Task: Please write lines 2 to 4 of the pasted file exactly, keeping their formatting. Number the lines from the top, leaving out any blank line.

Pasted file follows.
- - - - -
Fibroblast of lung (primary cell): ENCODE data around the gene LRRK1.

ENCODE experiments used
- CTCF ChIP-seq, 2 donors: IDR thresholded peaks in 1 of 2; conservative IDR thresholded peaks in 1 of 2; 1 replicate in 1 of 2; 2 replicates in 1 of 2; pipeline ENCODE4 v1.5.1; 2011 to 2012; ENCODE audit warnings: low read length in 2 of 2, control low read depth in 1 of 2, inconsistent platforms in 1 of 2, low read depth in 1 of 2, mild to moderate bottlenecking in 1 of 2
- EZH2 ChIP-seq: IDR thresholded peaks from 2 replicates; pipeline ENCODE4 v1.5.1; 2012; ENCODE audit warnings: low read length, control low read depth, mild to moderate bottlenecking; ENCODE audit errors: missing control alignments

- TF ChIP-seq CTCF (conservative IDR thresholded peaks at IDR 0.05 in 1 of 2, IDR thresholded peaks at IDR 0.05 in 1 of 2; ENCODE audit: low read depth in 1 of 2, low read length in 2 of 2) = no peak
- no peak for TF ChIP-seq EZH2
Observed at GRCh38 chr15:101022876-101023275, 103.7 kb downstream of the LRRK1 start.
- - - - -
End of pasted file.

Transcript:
ENCODE experiments used
- CTCF ChIP-seq, 2 donors: IDR thresholded peaks in 1 of 2; conservative IDR thresholded peaks in 1 of 2; 1 replicate in 1 of 2; 2 replicates in 1 of 2; pipeline ENCODE4 v1.5.1; 2011 to 2012; ENCODE audit warnings: low read length in 2 of 2, control low read depth in 1 of 2, inconsistent platforms in 1 of 2, low read depth in 1 of 2, mild to moderate bottlenecking in 1 of 2
- EZH2 ChIP-seq: IDR thresholded peaks from 2 replicates; pipeline ENCODE4 v1.5.1; 2012; ENCODE audit warnings: low read length, control low read depth, mild to moderate bottlenecking; ENCODE audit errors: missing control alignments